on November 21, 2011
Many methods of online promotion are currently available for businesses or individuals wanting to increase the traffic to and reach of their websites. Four of the most popular methods are Paid Links (backlinks to a site that posted in return for compensation from the site owners), Search Engine Optimization (SEO), Pay-Per-Click Ads on search engines, such as Google or Bing (referred to as PPC, paid search, or SEM for Search Engine Marketing), and Social Media, which has exploded on to the scene so rapidly that many advertisers are playing catch up as they deal with the challengers presented by this new marketing tool.
The purpose of this post is discuss paid links versus SEO and provide information regarding the pros and cons of both approaches so we will set PPC and social media aside for the time being.
Paid links often seem link a great way to quickly acquire a great number with backlinks. You simply pay a fee and the rest is taken care of. Sometimes this fee is paid directly to the owner of a website who may offer various packages with different amounts and positions of links or banners, sometimes it is paid to a third party that claims to specialize in backlink building (“10,000 links for only $75. High PR Sites!”), or sometimes it is paid to a blogger to do a sponsored post.
Of the above scenarios, buying bulk backlinks from a third party is certainly the least preferable option. Often site owners have no way of verifying the page rank of the sites that post backlinks or for that matter even whether the backlinks are posted. Having a bunch of spammy-looking sites linking back to your site is no good and will be more likely to hurt your rankings than improve them in the long run.
Th other two options — packages bought directly from websites related to one’s own site or sponsored blog posts — can offer some benefits. You know who is posting backlinks to your site and can verify that they are there. However, using paid backlinks to boost a site’s search ranking difficult because of Google’s policies on backlinks and spam: any paid links are supposed to be marked with the rel=”nofollow” tag, which instructs some search engines that a hyperlink should not influence the link target’s ranking in the search engine’s index (more on rel=”nofollow” from Wikipedia).
Links can be bought for valid reasons, i.e. banners or sponsored blog post to rise brand visibility and awareness, and as long as they have the re=”nofollow” tag they will not run afoul of Google. And so the site owner trying to promote their site is faced with the question of whether to play by the rules and forgo any positive ranking influence from backlinks or try buy backlinks without the re=”nofollow” tag, which will benefit their site’s ranking, but may risk the wrath of Google (In February, J.C. Penney all but disappeared from Google search results after it was discovered that they had been engaged in buying links against Google’s policies).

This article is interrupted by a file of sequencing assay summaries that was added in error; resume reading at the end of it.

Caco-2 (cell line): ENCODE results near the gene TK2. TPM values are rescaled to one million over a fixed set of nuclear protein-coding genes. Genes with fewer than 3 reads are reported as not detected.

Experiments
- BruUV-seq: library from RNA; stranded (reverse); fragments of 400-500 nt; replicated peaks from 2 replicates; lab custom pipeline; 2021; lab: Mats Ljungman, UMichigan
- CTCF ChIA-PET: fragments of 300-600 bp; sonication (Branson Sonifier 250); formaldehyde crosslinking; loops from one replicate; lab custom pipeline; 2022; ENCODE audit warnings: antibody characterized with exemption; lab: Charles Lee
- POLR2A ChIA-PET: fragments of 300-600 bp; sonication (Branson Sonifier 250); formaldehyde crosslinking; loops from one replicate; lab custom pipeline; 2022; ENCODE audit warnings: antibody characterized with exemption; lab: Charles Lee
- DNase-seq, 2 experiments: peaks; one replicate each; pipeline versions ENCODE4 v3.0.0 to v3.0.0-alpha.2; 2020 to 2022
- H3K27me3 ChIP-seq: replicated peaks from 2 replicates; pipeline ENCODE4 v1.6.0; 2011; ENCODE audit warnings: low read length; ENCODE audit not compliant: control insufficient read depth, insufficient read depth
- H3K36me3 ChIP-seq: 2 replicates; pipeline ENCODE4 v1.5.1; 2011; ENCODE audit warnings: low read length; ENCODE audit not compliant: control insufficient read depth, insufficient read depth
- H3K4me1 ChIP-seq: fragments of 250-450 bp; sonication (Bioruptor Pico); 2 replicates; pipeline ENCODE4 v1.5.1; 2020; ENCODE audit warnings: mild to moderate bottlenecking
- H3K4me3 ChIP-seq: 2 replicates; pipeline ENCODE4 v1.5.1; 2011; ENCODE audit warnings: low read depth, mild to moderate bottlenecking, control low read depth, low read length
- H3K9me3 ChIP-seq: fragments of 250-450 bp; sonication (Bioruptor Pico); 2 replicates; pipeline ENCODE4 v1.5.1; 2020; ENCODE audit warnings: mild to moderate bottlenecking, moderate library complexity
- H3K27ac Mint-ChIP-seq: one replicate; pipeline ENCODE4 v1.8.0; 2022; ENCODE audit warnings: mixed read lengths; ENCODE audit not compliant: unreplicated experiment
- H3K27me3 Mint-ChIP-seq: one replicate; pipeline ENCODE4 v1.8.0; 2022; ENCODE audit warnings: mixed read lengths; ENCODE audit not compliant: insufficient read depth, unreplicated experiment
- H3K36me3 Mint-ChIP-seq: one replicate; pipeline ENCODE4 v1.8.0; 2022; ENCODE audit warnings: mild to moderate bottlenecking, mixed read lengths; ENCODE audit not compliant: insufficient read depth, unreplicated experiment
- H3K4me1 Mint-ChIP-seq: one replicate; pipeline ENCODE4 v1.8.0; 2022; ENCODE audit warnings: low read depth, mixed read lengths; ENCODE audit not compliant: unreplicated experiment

Compared to paid links, search engine optimization requires much more focus, organization, and time. However, while the upfront effort required is indubitably greater, the payoff is that — when done correctly — SEO techniques do not run the risk of getting a site demoted in Google rankings due to policy violations. Areas that search optimization focuses on, such as the creation of original content about a company, product, or person, the proper use of keywords, and backlink building campaigns that rely on reaching out to similar sites and stimulating interest rather than just paying a fee, are proven methods for increasing a sites visibility in organic search. In fact, SEO has become such a standard within the greater industry of online marketing that it is essentially required for any site that wants to succeed on a large scale. You may have a beautifully designed, state-of-the-art website; however, not many people are going to see it if they can’t find it through organic search.
In short, paid links are often quicker and easier than a well-implemented SEO campaign, but they run the risk of getting a site demoted if any of the links violate Google’s policies. This does not mean all paid links are automatically black-hat; accepted uses for paid links include banners and sponsored blog posts for raising brand awareness, provided that the rel=”nofollow” tag is used. Search engine optimization is more labor intensive and has a lot more angles of which to keep track. When done correctly though SEO doesn’t run the risk of getting your site demoted and delivers proven increases in search engine ranking position (SERP). If you’d like to read more about Google’s policies regarding paid backlinks and spam, this post by Matt Cutts (although older) is a good starting point.
At Collaboration 133, we use a combination of tried and true SEO techniques and new, innovative approaches to ensure that our clients achieve their maximum return on their investment in search engine optimization. All our techniques comply with Google’s policies, which allows our clients to rest easy knowing that their online reputation is in good hands.
If you have questions or would like to inquire about Search Engine Optimization for your site, please contact us.